Caroline, whilst I appreciate your concern I'm curious as to how small cash farmers will sit with a glut of crops they're unable to sell in a market dominated by shortages. I share you outrage but I think your conclusions are faulty. Farmers in developing countries will have a field day by being able to sell their crops at a far greater profit, the non-farming consumer (esp poor consumer in developing countries) is the one headed for a nightmare.

  • zanel - 2011-01-28 14:22


  • Annemarie - 2011-01-28 15:08

    Great story Helena! However I would like to know how can I invest in companies that support sustainable and ethical food production. How about an article on the above?

  • Joe - 2011-01-28 18:04

    Thiss article really talks to the core: will we continue to exploit systems for personal gain at the expense of others. In the past this effect was much more hidden, but now it is applicable to food, it is apparent. Secondly: the people most affected by this are also partially complicit in the conditions that allow the exploitation: they keep on breeding (let's just call a spade a spade) thereby increasing demand for food (and resources). We are fornicating ourselves into this position. The rest have unsustainable lifestyles. If you do not by now recycle, reduce and re-use then you are as much part of the problem.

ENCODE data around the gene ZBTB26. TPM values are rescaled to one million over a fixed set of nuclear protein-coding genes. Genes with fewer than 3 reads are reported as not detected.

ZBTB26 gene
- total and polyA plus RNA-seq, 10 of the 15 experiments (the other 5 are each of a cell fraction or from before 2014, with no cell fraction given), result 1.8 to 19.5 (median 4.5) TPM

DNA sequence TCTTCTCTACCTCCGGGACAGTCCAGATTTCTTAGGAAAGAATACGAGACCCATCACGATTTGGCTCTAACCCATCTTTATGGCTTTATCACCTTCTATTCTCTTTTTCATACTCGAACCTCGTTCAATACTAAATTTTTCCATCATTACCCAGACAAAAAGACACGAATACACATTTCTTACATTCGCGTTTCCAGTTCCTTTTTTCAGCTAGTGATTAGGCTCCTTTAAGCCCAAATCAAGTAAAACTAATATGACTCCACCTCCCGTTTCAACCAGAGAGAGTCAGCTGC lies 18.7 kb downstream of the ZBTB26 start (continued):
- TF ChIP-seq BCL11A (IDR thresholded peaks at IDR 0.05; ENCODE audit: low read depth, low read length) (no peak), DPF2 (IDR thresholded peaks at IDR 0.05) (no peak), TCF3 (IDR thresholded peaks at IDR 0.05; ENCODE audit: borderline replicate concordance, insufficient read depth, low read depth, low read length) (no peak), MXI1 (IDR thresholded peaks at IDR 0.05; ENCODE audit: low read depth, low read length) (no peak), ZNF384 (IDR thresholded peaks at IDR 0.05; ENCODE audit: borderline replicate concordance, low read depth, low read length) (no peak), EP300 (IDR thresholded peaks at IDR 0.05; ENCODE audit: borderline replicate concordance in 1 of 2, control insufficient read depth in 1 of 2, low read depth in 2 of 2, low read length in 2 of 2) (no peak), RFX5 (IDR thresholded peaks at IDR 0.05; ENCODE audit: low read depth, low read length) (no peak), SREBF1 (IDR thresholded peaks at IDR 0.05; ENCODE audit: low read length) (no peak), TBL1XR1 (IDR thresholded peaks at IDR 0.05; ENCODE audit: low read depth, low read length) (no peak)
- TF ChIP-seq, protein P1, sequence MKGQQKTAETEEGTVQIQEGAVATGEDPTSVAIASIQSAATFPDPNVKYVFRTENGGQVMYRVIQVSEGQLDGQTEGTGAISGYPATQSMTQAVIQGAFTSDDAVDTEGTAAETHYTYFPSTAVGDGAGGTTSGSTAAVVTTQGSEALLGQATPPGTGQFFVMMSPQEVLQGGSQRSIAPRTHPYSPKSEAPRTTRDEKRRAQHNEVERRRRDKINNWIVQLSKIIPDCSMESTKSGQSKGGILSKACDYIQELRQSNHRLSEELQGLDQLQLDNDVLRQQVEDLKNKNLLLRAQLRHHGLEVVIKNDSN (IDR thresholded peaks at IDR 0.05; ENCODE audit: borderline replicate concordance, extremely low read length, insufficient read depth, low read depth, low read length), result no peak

• @Richard@Caroline - 2011-01-31 08:17

    Wow, what a bunch of losers. That's like saying investing in sasol is encouraging higher oil prices. Please if you're stupid stop commenting, it's really scary that there's more than one of you that thinks like this.

  • Chris - 2011-02-03 11:22

    Critics of speculation must realise that it is not speculation that drives prices higher, but fundamentals. If a speculator is wrong, he or she will lose money. It is not always a one way bet. Many people have been predicting that the rand will weaken, and although speculators bet on this, it hasn't sent the rand weaker.